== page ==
Can Sony ultimately be trusted with your personal data?

By Christopher Walsh
May 20, 2011
PlayStation down again, this time until May 24
PlayStation down again, this time until May 24 -
Simple answer, no.

Following one of the largest security breaches in online history when Sony's PS3 servers were hacked and left open, Sony now faces some serious questions not just from users of their Playstation Network and Qriocity services, but now from some U.S. congress-people and users who just want their services back.

Whether or not the PlayStation was hacked because some hobbyists were protecting their hero George Hotz is now irrelevant as shortly after Sony's servers were relaunched, they were hacked in the blink of a proverbial eye. In all seriousness, their relaunched site could have been programmed by a $2/hour PHP scripter from a third world country, common practice for many sites that have been hacked.

In that instance, a user could reset their password by clicking a link to a password reset script, continue without clicking a confirmation in the email sent and simply reload the page but on a different regional server. (IE. Start on, not confirming security questions sent to the owners email address and continue past the security checkpoint at another server link

Quote: Originally Posted by Kotaku

The prodecure WAS as follows:
1) Navigate to : (this is normally, via email, with the y's being a unique token) - do not enter the code at this point.

2) Open a new tab in firefox, and go to (other pages will work too most likely), and click Login (Connexion)

3) Click Recover password

4) Enter the email and date of birth of the target account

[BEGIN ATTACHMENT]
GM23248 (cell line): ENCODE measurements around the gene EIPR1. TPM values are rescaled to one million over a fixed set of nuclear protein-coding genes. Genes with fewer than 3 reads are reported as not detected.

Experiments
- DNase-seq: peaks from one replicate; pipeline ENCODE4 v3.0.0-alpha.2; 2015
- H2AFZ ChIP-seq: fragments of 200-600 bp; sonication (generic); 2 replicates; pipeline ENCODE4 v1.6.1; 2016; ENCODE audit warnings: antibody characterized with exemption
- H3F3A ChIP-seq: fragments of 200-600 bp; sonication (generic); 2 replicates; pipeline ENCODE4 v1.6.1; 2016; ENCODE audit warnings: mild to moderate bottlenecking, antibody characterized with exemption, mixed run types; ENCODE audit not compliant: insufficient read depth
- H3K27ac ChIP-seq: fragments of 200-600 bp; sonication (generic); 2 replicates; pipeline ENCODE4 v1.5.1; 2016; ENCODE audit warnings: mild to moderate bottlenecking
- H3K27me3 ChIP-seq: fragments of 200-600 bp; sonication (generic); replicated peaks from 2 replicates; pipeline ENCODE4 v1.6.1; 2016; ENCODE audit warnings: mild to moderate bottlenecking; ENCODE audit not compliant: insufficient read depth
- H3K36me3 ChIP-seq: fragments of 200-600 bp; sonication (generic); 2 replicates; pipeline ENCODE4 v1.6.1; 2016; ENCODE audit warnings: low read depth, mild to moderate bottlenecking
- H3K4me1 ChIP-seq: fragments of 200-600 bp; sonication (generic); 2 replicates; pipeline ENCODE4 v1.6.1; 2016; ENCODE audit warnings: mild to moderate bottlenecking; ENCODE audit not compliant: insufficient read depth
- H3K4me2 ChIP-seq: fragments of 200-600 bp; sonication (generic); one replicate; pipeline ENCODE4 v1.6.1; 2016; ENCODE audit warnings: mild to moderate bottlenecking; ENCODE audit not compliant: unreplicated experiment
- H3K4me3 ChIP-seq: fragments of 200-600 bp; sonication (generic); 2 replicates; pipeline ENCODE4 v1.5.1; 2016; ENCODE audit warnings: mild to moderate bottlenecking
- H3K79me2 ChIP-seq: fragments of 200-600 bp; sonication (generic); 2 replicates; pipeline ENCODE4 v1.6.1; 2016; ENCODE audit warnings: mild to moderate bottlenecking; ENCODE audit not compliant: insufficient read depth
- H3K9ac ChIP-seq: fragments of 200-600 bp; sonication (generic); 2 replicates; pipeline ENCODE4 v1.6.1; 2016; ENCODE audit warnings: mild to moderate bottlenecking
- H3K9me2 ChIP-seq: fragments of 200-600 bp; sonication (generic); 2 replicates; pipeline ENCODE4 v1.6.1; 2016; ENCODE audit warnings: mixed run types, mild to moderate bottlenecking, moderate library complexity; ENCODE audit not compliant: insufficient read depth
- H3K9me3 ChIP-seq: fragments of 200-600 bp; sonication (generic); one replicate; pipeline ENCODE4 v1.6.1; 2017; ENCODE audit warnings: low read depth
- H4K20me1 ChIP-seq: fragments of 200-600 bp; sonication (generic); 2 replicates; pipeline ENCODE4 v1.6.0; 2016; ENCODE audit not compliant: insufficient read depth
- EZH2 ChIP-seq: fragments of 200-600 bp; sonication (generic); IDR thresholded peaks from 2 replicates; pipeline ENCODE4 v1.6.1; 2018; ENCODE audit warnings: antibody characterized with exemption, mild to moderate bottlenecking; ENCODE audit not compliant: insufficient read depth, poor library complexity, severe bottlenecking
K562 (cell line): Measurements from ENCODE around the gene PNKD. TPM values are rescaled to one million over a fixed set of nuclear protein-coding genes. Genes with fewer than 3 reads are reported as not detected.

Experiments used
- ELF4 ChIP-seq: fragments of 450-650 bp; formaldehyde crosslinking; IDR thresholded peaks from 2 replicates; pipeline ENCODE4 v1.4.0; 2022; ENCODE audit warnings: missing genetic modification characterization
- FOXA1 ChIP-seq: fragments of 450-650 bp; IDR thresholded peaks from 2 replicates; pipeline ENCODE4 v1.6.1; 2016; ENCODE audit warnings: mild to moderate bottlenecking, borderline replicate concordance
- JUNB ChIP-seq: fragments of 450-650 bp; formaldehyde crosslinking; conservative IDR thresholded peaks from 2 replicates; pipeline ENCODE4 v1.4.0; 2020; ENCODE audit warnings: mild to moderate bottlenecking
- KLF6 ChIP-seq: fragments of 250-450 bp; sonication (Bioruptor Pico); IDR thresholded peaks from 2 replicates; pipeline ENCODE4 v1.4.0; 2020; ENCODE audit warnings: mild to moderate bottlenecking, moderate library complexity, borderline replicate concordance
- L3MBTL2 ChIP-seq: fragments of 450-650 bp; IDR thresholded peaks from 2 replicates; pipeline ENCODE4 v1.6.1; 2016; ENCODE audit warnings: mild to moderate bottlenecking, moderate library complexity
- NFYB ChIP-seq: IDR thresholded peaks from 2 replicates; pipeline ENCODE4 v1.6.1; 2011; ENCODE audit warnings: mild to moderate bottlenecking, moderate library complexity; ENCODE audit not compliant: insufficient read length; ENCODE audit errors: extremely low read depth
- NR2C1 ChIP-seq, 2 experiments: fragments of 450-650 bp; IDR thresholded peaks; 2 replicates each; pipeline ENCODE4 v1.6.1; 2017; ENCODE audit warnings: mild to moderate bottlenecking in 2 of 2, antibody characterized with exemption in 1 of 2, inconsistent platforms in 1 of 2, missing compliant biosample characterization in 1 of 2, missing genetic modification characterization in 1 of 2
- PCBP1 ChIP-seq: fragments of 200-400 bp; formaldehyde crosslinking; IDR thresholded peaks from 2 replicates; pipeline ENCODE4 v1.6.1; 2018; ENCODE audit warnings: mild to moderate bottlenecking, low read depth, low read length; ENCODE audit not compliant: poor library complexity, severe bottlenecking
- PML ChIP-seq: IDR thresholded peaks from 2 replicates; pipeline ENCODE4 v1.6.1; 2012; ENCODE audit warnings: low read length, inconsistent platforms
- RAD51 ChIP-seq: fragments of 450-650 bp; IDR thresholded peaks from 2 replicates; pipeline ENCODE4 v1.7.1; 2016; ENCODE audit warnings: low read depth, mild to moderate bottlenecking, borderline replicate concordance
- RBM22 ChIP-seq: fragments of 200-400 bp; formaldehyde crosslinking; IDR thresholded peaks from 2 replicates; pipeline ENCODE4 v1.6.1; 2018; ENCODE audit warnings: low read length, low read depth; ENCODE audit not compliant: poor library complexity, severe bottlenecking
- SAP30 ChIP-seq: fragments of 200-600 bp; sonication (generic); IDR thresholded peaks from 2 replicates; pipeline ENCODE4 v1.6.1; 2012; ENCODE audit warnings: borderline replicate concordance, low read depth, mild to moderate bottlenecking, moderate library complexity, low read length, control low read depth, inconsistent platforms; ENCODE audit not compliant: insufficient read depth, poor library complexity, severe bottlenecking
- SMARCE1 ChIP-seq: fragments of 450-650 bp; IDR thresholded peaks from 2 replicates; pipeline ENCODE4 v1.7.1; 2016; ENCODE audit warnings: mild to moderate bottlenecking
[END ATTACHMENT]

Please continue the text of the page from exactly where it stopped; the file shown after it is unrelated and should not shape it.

5) Click continue, then on the confirmation page, click "Reset using E-mail"

6) Switch back to the original tab, and enter the code, then click continue

7) You will now be asked to enter a new password for the target account

What could have stopped this new breach in Sony's online defense system? 1-2 lines of simple code. Code which many programmers use by default when designing these types of web pages.

To worsen the situation for Sony and its users, F-Secure has reported that the web servers which Sony had its network services hosted on were the victim of a hack, resulting in the Sony servers hosting a Phishing site. This isn't just an additional hack, but reveals a security flaw in the core operating system running Playstation services.

So now that Sony again was hacked within days of coming back online, many will start questioning the reliability of Sony in keeping their data secure. It all seems so unbelievable that one of the richest companies in the world could come across such hurdles.

Without divulging into the fact that Sony has made no answers clear on whether users should contact credit card companies to change their card number, they simply promised U.S. users an identify theft service... which hardly means anything in reality. For the cost of possibly racking up huge unauthorized charges on prepaid credit cards or having to cover costs on cards without adequate protection OR the worst case scenario, true identity theft, they will offer users a couple of free online games.

Could your identity be stolen because you provided Sony with your billing address, credit card number and birthday? Most certainly. If you're registered on the PlayStation Network with those details, you ought to contact your credit card company and have them issue new account numbers and card(s).

On the point of whether you should trust your personal information with Sony any longer, I highly suggest you think twice or three times about possible future hacks on the PlayStation Network. Since their supposedly existent security auditors have done such a poor job on relaunching the service and reflecting on the original security breach of over 70 million accounts, users should be careful when handing over personal details.

Keep these thoughts in mind when the PlayStation Network returns on, reportedly, May 24.